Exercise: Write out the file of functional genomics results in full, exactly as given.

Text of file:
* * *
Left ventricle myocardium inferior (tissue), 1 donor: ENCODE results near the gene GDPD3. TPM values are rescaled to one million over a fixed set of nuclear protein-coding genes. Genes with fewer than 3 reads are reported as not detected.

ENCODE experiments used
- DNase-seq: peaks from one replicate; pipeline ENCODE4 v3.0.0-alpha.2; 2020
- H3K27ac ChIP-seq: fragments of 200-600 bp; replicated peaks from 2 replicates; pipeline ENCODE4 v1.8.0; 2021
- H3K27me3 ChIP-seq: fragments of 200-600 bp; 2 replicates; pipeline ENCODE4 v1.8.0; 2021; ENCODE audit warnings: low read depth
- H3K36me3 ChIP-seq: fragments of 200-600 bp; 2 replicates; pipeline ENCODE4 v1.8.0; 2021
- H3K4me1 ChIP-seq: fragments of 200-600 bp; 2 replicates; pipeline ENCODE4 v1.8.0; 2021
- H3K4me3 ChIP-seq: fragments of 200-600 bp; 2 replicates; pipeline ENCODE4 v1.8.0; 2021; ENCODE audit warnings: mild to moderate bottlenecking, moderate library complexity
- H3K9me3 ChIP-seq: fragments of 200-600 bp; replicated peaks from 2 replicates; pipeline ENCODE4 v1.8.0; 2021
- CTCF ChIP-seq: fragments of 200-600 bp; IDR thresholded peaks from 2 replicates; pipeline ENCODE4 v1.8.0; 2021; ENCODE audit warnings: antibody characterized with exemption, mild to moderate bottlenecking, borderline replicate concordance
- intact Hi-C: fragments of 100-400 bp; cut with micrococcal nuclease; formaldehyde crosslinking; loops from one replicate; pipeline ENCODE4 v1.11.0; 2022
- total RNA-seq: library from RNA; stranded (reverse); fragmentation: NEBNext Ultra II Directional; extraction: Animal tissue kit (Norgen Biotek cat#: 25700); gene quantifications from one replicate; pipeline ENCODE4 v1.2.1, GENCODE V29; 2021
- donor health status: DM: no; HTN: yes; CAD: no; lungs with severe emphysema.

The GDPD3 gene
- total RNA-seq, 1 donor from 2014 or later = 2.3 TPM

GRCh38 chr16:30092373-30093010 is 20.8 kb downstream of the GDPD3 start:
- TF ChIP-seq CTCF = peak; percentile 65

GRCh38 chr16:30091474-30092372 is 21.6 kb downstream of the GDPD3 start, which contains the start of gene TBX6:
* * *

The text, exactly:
Left ventricle myocardium inferior (tissue), 1 donor: ENCODE results near the gene GDPD3. TPM values are rescaled to one million over a fixed set of nuclear protein-coding genes. Genes with fewer than 3 reads are reported as not detected.

ENCODE experiments used
- DNase-seq: peaks from one replicate; pipeline ENCODE4 v3.0.0-alpha.2; 2020
- H3K27ac ChIP-seq: fragments of 200-600 bp; replicated peaks from 2 replicates; pipeline ENCODE4 v1.8.0; 2021
- H3K27me3 ChIP-seq: fragments of 200-600 bp; 2 replicates; pipeline ENCODE4 v1.8.0; 2021; ENCODE audit warnings: low read depth
- H3K36me3 ChIP-seq: fragments of 200-600 bp; 2 replicates; pipeline ENCODE4 v1.8.0; 2021
- H3K4me1 ChIP-seq: fragments of 200-600 bp; 2 replicates; pipeline ENCODE4 v1.8.0; 2021
- H3K4me3 ChIP-seq: fragments of 200-600 bp; 2 replicates; pipeline ENCODE4 v1.8.0; 2021; ENCODE audit warnings: mild to moderate bottlenecking, moderate library complexity
- H3K9me3 ChIP-seq: fragments of 200-600 bp; replicated peaks from 2 replicates; pipeline ENCODE4 v1.8.0; 2021
- CTCF ChIP-seq: fragments of 200-600 bp; IDR thresholded peaks from 2 replicates; pipeline ENCODE4 v1.8.0; 2021; ENCODE audit warnings: antibody characterized with exemption, mild to moderate bottlenecking, borderline replicate concordance
- intact Hi-C: fragments of 100-400 bp; cut with micrococcal nuclease; formaldehyde crosslinking; loops from one replicate; pipeline ENCODE4 v1.11.0; 2022
- total RNA-seq: library from RNA; stranded (reverse); fragmentation: NEBNext Ultra II Directional; extraction: Animal tissue kit (Norgen Biotek cat#: 25700); gene quantifications from one replicate; pipeline ENCODE4 v1.2.1, GENCODE V29; 2021
- donor health status: DM: no; HTN: yes; CAD: no; lungs with severe emphysema.

The GDPD3 gene
- total RNA-seq, 1 donor from 2014 or later = 2.3 TPM

GRCh38 chr16:30092373-30093010 is 20.8 kb downstream of the GDPD3 start:
- TF ChIP-seq CTCF = peak; percentile 65

GRCh38 chr16:30091474-30092372 is 21.6 kb downstream of the GDPD3 start, which contains the start of gene TBX6: